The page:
After the partial Herrero reunion (there are many of them, I think we did good getting so many of them in the same place), we scooted up to North Jersey and dropped the car off in the driveway of none other than Mr. Rob Krautheim, who dubbed our vehicle “A Spectacle”. He’s not wrong. Graciously and enthusiastically, Rob and his wife Michelle let us leave The Spectacle in their driveway, and after getting to meet their daughters Alex and Eva, we took the train into NYC for a few days. We had an excellent night with Rob at the Gingerman in
Manhattan, reminiscing and enjoying quite a bit of quality beer. On the return trip back to Jersey, we got pizza and subs for lunch with the whole family. Eva:

The Jersey bookends on either side of our NYC trip, made the entire visit of the NYC a delicious double-decker New York sandwich on Krautheim roll. Think about that for a second. And then kick me because I again failed to take enough pictures.

Chicago re-connections

I think I’m finally catching up to the present day with the blog, rather than posting about what happened 3 weeks ago. Before I dive into the relatively recent past, I should mention a few of the social/entertainment highlights of this last Chicago stint. Many reunions.

First, Shawn and Jenny were in town from LA, which was a happy coincidence. We met at Café Iberico, a restaurant that set the bar for me for Tapas and Sangría. Joining us was Timm, Marcy, Tyllie, Carrie, Amy, Gabe and Cynthia, a crew that continues to raise the bar for being awesome. It was good to see everyone, and catch up on life adventures while eating, drinking, and generally being merry. You can see evidence of said merriment via the blurry photo. Iberico Dinner Crew

The next day we met them again for a picnic in Lincoln Park, along with the parents and immediate families of Shawn and Jenny, good people. I got to meet Eli, and spend time with the Carr kids and Zig and his son, Logan. Everyone looked good. I never imagined I’d see that entire group in the same place. Jenn was smart and snapped a few pics, I did not and now regret it. Shawn and Eli: Shawn and Eli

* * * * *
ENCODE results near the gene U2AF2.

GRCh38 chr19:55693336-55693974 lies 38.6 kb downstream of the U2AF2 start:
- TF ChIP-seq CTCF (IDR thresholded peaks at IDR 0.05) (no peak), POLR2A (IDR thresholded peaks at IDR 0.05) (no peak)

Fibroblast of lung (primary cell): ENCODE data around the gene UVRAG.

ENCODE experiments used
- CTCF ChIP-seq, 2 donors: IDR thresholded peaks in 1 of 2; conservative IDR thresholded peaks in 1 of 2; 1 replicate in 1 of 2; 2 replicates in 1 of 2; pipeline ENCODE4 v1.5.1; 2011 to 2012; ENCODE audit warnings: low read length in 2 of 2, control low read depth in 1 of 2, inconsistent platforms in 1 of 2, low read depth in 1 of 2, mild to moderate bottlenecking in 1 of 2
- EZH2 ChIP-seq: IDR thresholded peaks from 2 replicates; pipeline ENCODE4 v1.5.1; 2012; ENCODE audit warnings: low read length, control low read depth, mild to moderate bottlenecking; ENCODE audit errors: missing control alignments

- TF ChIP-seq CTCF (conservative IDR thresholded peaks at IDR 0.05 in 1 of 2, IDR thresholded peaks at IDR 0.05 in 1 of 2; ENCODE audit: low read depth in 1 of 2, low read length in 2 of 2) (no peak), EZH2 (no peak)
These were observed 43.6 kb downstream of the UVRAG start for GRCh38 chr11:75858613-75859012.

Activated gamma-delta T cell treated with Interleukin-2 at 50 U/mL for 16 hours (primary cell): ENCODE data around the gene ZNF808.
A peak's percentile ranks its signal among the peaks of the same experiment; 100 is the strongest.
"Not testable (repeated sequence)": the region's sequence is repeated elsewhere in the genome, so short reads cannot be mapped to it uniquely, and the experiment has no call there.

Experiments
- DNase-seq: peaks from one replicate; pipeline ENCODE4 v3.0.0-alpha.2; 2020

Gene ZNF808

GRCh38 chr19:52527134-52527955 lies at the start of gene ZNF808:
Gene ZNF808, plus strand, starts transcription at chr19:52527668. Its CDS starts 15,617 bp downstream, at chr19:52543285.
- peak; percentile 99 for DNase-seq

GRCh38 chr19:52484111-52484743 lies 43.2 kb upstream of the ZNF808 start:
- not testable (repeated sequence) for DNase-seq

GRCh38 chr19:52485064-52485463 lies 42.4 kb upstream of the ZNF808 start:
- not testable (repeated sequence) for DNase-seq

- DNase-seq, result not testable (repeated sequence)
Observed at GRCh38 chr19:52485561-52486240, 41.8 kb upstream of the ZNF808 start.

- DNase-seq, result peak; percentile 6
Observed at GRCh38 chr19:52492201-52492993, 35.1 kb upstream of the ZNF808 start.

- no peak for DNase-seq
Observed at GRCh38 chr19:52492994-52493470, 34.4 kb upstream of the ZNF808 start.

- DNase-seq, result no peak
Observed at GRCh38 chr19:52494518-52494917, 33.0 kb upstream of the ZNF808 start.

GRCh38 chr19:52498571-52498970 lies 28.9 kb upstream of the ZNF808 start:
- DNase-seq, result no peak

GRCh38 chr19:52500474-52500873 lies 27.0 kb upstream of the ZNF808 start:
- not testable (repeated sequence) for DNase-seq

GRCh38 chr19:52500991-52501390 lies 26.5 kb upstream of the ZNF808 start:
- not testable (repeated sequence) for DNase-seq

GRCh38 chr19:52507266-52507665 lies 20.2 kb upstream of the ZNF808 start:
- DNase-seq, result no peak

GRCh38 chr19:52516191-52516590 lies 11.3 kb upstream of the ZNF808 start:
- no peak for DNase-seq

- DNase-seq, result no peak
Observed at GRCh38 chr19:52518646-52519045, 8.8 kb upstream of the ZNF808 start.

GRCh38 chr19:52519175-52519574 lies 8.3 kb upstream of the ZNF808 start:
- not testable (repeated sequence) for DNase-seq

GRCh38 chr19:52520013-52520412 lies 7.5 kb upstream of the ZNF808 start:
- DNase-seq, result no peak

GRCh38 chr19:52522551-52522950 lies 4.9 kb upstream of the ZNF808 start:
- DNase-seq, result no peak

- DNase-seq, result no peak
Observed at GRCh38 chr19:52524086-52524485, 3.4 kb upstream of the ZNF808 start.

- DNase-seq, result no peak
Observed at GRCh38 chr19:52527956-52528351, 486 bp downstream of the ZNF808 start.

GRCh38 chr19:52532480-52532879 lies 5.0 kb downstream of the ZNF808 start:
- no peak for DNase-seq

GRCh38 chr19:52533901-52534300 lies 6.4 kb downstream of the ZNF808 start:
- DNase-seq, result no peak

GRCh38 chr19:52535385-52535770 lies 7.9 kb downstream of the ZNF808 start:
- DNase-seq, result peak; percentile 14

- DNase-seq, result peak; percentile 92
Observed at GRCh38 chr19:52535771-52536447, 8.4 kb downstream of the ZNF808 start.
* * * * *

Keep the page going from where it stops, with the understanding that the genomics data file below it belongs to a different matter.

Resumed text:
Another huge highlight was reconnecting with Eric and Liz. I visited Eric where he worked, managing band rehearsal spaces at an old Zenith Factory. Years ago he and I shared a space there. He played drums and I played bass and we wrote a song or two and did tons of jamming. These days he runs the place, writes, plays and records lots of songs and plays about 12 different instruments. I was really impressed, yet not surprised. Eric has always excelled at the things he throws himself into. The building looked and felt essentially the same except that the once plain hallways walls were now covered end-to-end with spray can art. Click the image below to see more pics on flickr: Zenith Factory

We went through the old 4-track masters of music we had made together and reminisced about good times and lamented the passing of Jim Bauer, who played guitar with us on many a session. Jimbo was a such a large soul, a man of such amazing energy and humor, loved by so many people in his life. When he left this world, a vacuum was created. Where once the man sometimes known as Groot existed, stood a huge black hole, drawing back together the people whose lives he touched. It was in the wake of his passing that Eric and Liz and I reconnected. Rest in peace, Grolchshlofowitz: suspension bridge over the clearwater river, idaho

The next evening Eric and Liz had us over for dinner, a lovely meal in a lovely home. Jenn and I got to spend some quality time with them and their beautiful daughter Addie. Eric, Addie, Liz